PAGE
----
The noted southeastern North Carolina public access television host Zach Galifianakis is interviewing the Academy Award-winning actor Matthew McConaughey on the long-running program “Between Two Ferns.”
Galifianakis: “All right, all right, all right. I was just describing the box office of your last three films. … Of all the things you can win an Oscar for, how surprised are you that you won one for acting?”
On another show, Keanu Reeves joins Galifianakis on the famously sparse “Between Two Ferns,” which features interviewer and subject framed by … two ferns.
Galifianakis: “Do you research your roles?”
Galifianakis: “Have you ever considered researching a character that has taken acting lessons?”
In the tradition of uncomfortable-humor, faux-interview characters such as Martin Short’s Hollywood hack Jiminy Glick and Sasha Baron Cohen’s Ali G., the Zach Galifianakis of “Between Two Ferns” is a clueless boob with an overinflated sense of self, a nearly non-existent social filter and a knack for asking the most inappropriate and offensive questions to his celebrity subjects.
With A-list names from Natalie Portman to Sean Penn to Justin Bieber to Brad Pitt to Jerry Seinfeld and even Barack Obama and Hillary Clinton joining in on the fun, the Funny or Die online series was a brilliant exercise in tightrope-walking improv and was must-watch television.
Now comes “Between Two Ferns: The Movie” a Netflix original, fake documentary about the fake television show, hosted by the fake version of Galifianakis and featuring the likes of David Letterman and Chance the Rapper playing themselves.
That sounds more complicated than it really is. Basically, Galifianakis is playing a hapless version of himself, and while the behind-the-scenes sequences of his misadventures are amusing enough, the real comedy gold is in the excerpts of a new batch of “Between Two Ferns” interviews, with our host asking his trademark offensive questions in his trademark stilted, deadpan manner.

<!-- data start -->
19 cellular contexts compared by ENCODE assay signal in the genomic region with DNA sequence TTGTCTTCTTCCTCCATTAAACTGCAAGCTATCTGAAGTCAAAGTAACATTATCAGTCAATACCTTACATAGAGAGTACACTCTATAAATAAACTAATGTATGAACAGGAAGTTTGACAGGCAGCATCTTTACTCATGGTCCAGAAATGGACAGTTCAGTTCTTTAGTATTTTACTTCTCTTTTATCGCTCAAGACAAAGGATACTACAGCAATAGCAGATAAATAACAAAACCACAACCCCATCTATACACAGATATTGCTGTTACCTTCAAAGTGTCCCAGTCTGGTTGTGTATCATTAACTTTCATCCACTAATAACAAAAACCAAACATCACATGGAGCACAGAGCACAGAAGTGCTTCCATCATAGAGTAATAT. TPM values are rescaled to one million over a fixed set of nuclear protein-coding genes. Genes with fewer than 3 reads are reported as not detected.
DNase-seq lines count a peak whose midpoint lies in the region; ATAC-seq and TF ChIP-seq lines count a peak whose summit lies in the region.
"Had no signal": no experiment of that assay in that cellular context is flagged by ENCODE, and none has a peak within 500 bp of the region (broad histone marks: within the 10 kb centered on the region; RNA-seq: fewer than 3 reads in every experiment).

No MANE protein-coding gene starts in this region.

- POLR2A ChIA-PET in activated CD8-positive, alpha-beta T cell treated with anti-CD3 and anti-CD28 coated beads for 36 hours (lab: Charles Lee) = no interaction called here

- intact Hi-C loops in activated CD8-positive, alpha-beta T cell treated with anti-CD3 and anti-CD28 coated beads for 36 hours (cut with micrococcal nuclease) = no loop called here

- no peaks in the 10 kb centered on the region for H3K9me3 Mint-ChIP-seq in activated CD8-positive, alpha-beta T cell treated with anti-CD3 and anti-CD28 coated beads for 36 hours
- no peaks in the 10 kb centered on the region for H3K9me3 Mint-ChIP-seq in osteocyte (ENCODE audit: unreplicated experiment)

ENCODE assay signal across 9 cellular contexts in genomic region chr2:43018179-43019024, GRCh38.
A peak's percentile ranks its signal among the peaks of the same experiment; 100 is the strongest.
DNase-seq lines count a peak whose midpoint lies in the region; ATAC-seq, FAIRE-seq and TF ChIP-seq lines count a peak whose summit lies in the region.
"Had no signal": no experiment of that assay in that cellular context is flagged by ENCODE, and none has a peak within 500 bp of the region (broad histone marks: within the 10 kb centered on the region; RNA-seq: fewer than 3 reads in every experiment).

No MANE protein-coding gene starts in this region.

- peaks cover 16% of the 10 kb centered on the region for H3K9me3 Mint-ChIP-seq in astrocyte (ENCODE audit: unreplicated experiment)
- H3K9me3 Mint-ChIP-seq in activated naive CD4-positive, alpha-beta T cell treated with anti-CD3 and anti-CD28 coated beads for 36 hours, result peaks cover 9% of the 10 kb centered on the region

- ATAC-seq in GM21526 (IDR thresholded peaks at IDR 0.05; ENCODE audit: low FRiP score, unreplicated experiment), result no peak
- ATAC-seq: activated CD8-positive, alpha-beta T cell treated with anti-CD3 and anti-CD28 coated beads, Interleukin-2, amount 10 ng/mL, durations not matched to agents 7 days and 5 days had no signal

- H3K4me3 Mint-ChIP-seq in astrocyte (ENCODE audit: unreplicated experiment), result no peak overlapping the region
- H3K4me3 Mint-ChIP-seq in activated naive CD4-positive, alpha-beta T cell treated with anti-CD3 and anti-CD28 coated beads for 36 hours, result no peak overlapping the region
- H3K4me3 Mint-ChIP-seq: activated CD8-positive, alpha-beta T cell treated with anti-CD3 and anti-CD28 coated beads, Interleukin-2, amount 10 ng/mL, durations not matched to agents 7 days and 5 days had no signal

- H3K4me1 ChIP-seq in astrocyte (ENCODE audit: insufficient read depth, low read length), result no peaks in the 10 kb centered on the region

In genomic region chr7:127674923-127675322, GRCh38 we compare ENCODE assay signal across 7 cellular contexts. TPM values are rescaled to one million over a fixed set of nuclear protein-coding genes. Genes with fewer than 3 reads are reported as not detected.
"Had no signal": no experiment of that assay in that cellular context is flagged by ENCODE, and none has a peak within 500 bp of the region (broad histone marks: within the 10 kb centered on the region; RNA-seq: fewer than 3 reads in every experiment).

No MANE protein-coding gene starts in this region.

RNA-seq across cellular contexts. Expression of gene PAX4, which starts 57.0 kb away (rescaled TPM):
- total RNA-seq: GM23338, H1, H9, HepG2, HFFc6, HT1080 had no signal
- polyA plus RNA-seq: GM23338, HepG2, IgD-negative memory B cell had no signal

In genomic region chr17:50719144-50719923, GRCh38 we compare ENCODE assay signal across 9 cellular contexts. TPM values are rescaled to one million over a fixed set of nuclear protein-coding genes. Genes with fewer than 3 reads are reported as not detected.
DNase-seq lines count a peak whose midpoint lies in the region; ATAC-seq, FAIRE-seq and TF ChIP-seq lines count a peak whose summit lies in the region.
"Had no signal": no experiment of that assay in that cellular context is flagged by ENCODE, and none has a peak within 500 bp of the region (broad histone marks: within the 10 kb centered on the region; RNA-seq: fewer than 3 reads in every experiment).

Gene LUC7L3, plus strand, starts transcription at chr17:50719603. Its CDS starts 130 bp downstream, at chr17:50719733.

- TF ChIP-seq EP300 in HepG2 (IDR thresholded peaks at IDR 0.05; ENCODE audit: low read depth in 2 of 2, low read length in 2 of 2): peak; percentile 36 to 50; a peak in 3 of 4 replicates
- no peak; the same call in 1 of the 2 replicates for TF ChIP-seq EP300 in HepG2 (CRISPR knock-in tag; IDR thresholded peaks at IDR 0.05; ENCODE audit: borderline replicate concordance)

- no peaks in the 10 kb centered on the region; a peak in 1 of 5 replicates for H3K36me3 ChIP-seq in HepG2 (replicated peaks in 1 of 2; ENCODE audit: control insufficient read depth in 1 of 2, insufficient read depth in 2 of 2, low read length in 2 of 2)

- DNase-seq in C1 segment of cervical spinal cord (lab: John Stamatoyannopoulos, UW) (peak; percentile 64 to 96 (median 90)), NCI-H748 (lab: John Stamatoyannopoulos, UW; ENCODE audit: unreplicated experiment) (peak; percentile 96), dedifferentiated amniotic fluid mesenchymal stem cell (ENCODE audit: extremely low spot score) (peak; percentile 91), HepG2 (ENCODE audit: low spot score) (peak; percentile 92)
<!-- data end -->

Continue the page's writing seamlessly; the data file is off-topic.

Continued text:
The conceit of the movie has Funny or Die co-creator Will Ferrell demanding 10 new episodes of “Between Two Ferns” from Galifianakis in just two weeks — and seeing as how the studio was just destroyed in spectacular fashion (don’t ask), that means Galifianakis will have to take the show on the road and come to his celebrity guests.
If Zach can deliver on this seemingly impossible mission, he will get his own late-night talk show on the Lifetime network.
Off we go, with host and crew (and ferns) crammed into a Volkswagen station wagon and hitting the road! First stop, the long-bearded David Letterman, described by Galifianakis as looking like “Santa Claus with an eating disorder.”
It goes downhill from there, in fantastically awkward fashion. (Who better than the great Letterman, who always seemed just a bit uncomfortable throughout his legendary career as a TV host, to clash with Galifianakis on his own blunt level?)
From “The Larry Sanders Show” to “Curb Your Enthusiasm” to “Wayne’s World” to “Episodes” to “Crashing,” the scripted (but often improv-friendly) showbiz satire has been a rich source of comedic material, with centerpiece stars such as Garry Shandling and Larry David and Matt LeBlanc playing heightened, unflattering versions of themselves, and dozens of guest-star celebrities demonstrating they’re good sports by joining in on the fun.
“Between Two Ferns” is filled with hilarious alternate-universe moments, from an unlikely romantic triangle of sorts involving Galifianakis and a famous celebrity couple; to a stop in a small town in Kansas, where a down-on-his-luck Jon Hamm is doing a seven-hour autograph session; to a visit to the Sedona, Arizona, compound of “Game of Thrones” star Peter Dinklage, who proudly shows off some, shall we say, unique treasures.
Even with a running time of just 82 minutes, “Between Two Ferns” loses a bit of steam in the home stretch, when the interview segments take a back seat to the resolution of that plot about Zach and the gang racing the clock to deliver 10 completed episodes in two weeks so he can realize his dream of hosting a national talk show.
Still, the storyline serves its real purpose — as the launching point to showcase a whole new series of interviews featuring some of the biggest stars of our time facing off against the greatest talk show host in the history of southeastern North Carolina.